The introduction of the Hollywood movie siren in the 1930s only wafted the flames of demand for the glamorous coat. The likes of Gaga, Moss and a recently flour-bombed Kardashian are the purveyors of the trend to the upwardly mobile generations of the 21st Century.
There are many in the fashion industry fighting back to regain the ground won in the ‘80s and ‘90s by animal-rights campaigners. Stella McCartney is one of a growing group of fashion industry professionals calling for fur-free fashion. In February 2011 Oslo became the first of the fashion weeks to ban the fabric, and a sizeable group of Dutch designers, photographers and celebrities are campaigning to do the same on their home soil.
McCartney and PETA are among those fur-free fashion organisations, brands and department stores (also including Topshop, Mark & Spencer, Brown Thomas and Harvey Nichols) who encourage the production and sale of the ultimate in fast fashion, synthetic or ‘faux’ fur.
So with many alternatives available to us at every end of the market, why is fur still so popular in the face of political correctness and hideous images of animal cruelty?
It’s all about ethics. If you wear fur, fully aware of the malpractices in the fur industry, (as much as pro-fur lobbyists label with guaranteed supply chain) you are supporting animal cruelty. On the other side of the coin, as one anonymous Democrat pondered online, if you wear faux-fur you are in a very real way ‘contributing to the social acceptability and fashion cachet of fur’.
Anti-fur campaigners can jump up-and-down all they want about Lady Gaga and the legion of fashion designers turning a blind eye to the plight of millions of defenceless animals. Pushing alternatives that look exactly like fur on the public (which most people in the street could not differentiate from the original), and aggressively attacking celebrities seems hypocritical and thoughtless.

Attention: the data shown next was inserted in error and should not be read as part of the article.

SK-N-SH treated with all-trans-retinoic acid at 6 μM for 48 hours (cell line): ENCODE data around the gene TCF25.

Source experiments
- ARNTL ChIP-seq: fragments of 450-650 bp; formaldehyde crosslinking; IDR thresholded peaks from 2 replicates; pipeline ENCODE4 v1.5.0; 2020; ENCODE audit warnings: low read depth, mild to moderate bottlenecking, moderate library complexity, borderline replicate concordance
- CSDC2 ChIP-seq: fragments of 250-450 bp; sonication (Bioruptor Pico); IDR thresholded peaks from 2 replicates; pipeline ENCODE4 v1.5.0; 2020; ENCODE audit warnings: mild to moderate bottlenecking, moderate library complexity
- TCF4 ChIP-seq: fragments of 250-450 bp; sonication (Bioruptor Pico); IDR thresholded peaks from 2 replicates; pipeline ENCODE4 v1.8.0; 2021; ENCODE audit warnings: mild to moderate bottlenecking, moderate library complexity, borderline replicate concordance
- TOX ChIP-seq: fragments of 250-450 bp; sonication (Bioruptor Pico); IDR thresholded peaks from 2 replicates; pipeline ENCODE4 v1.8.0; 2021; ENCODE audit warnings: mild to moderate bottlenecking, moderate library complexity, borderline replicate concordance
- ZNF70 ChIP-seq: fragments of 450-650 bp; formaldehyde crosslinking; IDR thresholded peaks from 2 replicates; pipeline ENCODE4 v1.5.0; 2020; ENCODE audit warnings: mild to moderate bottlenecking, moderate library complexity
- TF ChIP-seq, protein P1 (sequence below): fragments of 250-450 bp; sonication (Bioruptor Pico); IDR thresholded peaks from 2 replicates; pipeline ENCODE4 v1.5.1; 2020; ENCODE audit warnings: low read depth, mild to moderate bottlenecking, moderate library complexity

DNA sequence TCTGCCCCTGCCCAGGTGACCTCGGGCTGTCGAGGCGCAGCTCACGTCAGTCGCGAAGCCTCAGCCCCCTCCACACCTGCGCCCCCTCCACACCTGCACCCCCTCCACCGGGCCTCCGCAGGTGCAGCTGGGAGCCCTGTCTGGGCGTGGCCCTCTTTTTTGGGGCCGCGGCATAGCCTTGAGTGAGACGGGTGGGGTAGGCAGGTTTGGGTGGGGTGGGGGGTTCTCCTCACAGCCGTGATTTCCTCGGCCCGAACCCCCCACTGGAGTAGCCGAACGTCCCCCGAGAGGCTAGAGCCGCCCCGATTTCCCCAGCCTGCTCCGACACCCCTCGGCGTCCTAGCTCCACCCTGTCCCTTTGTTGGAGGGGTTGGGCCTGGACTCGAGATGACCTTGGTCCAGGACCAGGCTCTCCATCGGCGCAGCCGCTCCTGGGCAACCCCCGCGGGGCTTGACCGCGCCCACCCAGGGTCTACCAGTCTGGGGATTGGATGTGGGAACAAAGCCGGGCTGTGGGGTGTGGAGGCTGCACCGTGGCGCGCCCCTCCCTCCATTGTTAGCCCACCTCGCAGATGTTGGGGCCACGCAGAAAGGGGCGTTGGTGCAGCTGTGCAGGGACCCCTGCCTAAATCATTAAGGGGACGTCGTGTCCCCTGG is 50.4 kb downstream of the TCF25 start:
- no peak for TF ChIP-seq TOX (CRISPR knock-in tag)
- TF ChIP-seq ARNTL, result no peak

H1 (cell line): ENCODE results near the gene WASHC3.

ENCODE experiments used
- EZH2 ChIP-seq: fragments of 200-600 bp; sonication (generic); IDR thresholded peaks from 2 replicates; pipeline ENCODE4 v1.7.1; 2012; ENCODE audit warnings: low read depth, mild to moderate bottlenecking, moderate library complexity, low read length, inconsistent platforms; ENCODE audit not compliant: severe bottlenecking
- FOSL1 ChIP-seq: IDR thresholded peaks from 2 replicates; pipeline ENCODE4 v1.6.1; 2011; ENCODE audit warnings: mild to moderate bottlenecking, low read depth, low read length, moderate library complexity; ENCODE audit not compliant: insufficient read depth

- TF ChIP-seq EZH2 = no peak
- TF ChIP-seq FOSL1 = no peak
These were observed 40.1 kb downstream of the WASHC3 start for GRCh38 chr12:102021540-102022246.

PETA should think about addressing the issue from a positive perspective and encourage consumers to make smart choices about buying ethically-produced, sustainable fabrics, in the place of animal hide that is no longer necessary to keep us warm in this great age of technology and engineering – as opposed to suggesting we buy into man-made alternatives that will ultimately end up in landfill.
How can those of us on the fence take either side of the argument seriously when the message is so often built from a la carte options, and shifts to-and-from extremes according to fluctuations in trend and politics? Morals will always be compromised by money and pretty looking things. Ethics is as ethics does, and at this juncture many are still ordering a Morals & Tonic at the bar.